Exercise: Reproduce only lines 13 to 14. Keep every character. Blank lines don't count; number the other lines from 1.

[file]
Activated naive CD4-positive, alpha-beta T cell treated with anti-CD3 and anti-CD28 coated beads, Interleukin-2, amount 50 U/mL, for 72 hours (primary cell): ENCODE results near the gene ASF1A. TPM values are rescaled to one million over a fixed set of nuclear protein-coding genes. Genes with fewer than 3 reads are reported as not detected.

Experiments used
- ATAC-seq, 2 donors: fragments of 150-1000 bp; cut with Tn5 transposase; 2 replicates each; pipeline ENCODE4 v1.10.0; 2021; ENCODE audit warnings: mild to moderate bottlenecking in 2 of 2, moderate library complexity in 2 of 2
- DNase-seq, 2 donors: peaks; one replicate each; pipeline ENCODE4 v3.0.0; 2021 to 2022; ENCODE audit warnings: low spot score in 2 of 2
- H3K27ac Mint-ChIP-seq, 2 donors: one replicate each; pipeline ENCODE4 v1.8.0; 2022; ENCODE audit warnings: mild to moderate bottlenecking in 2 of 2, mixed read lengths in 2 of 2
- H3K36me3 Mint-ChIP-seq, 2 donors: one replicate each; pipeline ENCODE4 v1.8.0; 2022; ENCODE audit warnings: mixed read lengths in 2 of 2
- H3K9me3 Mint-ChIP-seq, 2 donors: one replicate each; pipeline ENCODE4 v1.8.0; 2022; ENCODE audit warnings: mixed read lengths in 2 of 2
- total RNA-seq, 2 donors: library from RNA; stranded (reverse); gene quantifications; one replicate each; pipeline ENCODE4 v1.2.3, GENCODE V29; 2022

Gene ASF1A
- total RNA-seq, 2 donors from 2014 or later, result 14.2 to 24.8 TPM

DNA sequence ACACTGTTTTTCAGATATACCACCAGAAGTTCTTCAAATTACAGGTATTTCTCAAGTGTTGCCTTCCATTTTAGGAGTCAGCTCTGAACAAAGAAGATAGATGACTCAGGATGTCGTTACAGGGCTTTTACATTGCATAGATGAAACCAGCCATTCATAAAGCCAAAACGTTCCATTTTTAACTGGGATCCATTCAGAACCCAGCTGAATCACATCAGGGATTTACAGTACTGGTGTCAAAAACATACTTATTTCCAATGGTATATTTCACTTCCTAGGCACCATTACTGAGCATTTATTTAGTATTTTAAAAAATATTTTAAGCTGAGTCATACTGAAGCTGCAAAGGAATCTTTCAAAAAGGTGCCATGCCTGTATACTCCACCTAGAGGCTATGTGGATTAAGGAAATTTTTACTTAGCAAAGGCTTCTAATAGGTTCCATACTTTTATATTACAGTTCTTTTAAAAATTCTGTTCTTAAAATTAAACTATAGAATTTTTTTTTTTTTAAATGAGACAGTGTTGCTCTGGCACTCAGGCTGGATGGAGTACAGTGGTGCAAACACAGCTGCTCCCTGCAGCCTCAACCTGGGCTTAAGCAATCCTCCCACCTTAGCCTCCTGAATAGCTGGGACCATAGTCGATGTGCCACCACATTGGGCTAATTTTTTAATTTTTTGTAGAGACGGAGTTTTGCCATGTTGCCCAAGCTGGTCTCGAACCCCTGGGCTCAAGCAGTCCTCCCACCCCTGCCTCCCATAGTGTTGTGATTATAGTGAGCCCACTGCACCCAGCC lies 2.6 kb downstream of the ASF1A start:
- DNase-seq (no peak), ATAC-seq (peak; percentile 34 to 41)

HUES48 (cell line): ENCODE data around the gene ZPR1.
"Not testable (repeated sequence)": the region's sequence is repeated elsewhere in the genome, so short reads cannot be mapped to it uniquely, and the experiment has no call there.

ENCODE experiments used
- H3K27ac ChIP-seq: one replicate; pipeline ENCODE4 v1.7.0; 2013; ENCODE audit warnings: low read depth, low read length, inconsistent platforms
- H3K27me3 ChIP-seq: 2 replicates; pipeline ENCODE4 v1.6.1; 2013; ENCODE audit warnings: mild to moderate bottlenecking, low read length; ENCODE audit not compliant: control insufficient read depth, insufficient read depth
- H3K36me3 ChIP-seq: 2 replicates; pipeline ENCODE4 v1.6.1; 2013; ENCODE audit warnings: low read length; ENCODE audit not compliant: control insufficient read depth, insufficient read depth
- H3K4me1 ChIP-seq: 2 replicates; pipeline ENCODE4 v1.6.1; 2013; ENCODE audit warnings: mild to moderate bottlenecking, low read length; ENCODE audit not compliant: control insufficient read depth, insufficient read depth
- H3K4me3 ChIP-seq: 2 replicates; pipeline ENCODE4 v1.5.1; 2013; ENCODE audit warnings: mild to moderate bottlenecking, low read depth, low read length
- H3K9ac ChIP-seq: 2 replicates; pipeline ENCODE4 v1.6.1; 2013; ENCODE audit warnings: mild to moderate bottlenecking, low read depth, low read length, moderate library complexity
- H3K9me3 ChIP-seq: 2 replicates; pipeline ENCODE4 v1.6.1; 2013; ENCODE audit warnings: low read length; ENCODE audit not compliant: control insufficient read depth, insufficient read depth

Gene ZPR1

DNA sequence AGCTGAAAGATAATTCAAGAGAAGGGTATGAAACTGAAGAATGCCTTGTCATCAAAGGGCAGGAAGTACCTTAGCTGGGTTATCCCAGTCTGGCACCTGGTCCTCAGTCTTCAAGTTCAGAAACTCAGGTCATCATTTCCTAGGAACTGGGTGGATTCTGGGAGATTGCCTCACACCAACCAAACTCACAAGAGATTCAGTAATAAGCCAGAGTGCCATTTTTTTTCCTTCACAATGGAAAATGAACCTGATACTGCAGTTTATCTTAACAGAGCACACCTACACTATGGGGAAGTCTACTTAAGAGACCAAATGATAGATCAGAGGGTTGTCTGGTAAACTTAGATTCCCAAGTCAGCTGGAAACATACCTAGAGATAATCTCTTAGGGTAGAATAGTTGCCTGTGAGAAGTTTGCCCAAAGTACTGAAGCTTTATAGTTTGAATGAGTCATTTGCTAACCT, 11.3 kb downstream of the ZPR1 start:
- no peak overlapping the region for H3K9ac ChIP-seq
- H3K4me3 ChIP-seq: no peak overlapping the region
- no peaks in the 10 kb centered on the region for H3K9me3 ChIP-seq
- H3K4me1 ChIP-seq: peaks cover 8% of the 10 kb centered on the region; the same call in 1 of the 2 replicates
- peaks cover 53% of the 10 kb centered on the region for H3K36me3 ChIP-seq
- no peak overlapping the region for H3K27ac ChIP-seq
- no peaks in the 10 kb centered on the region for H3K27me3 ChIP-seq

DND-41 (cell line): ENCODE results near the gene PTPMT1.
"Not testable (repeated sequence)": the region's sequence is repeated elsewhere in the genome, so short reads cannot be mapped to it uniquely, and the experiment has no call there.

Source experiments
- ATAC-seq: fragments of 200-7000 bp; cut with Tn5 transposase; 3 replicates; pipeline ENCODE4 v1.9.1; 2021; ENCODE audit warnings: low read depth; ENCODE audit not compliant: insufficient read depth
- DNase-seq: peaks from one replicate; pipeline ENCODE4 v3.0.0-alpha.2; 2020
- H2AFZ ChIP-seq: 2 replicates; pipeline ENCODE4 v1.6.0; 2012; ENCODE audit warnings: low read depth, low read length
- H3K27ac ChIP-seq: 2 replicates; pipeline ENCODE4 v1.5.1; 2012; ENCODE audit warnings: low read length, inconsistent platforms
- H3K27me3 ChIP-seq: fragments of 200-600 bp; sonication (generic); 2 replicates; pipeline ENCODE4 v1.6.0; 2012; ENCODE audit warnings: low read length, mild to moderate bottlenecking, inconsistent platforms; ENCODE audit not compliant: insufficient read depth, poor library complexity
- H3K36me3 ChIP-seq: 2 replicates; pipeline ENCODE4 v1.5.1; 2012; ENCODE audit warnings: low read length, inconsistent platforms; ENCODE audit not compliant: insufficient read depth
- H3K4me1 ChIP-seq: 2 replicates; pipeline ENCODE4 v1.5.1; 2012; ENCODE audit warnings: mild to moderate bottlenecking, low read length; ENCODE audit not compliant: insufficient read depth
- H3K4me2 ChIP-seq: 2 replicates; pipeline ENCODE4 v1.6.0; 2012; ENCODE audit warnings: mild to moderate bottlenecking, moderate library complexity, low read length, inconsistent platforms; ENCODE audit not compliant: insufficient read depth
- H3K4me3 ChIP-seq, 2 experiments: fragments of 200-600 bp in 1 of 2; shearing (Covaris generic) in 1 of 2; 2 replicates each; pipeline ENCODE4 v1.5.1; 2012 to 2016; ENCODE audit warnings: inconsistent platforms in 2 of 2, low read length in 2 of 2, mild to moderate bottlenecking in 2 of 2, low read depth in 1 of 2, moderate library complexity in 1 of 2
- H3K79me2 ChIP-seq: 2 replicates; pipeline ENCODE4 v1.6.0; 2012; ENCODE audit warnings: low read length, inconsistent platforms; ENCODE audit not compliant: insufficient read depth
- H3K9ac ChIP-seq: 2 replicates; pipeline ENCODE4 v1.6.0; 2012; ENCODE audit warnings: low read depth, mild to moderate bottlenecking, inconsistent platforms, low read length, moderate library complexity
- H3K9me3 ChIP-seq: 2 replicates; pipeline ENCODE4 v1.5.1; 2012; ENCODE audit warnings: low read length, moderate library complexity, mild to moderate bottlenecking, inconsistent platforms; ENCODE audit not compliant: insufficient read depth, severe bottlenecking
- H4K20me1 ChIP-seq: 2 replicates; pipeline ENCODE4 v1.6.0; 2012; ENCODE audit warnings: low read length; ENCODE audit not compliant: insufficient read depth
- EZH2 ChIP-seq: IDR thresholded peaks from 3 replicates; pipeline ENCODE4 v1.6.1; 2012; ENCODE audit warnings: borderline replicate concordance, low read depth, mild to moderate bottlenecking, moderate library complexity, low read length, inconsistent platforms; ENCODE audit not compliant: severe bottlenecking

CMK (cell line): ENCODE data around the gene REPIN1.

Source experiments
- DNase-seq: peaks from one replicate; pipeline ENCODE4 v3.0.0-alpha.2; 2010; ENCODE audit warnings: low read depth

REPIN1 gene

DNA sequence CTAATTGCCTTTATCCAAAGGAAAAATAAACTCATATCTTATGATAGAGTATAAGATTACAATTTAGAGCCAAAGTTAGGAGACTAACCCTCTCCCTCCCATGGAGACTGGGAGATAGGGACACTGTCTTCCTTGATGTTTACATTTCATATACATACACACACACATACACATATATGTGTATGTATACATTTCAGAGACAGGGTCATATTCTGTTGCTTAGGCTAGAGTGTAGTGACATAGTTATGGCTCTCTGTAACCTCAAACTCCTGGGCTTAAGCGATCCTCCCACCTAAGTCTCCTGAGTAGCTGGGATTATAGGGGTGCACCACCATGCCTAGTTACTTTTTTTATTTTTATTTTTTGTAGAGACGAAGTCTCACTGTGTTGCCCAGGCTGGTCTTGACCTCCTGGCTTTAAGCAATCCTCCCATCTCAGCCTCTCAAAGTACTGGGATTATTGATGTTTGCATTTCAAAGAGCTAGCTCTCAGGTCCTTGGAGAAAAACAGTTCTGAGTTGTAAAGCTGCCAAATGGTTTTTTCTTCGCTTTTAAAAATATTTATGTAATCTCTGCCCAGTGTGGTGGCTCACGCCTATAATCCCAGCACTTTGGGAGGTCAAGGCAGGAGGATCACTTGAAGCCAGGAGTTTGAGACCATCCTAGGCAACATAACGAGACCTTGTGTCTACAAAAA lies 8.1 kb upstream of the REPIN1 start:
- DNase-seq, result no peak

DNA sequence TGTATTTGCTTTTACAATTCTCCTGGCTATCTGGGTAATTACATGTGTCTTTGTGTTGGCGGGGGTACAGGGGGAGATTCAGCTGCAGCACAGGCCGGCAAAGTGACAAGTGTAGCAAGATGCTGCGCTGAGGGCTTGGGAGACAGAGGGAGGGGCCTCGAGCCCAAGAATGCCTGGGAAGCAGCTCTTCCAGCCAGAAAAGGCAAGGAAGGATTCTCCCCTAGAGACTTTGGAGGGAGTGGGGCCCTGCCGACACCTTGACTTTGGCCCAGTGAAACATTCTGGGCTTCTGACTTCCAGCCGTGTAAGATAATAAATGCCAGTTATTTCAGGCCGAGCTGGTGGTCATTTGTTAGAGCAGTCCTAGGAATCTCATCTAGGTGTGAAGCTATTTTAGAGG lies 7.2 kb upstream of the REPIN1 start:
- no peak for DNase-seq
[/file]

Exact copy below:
HUES48 (cell line): ENCODE data around the gene ZPR1.
"Not testable (repeated sequence)": the region's sequence is repeated elsewhere in the genome, so short reads cannot be mapped to it uniquely, and the experiment has no call there.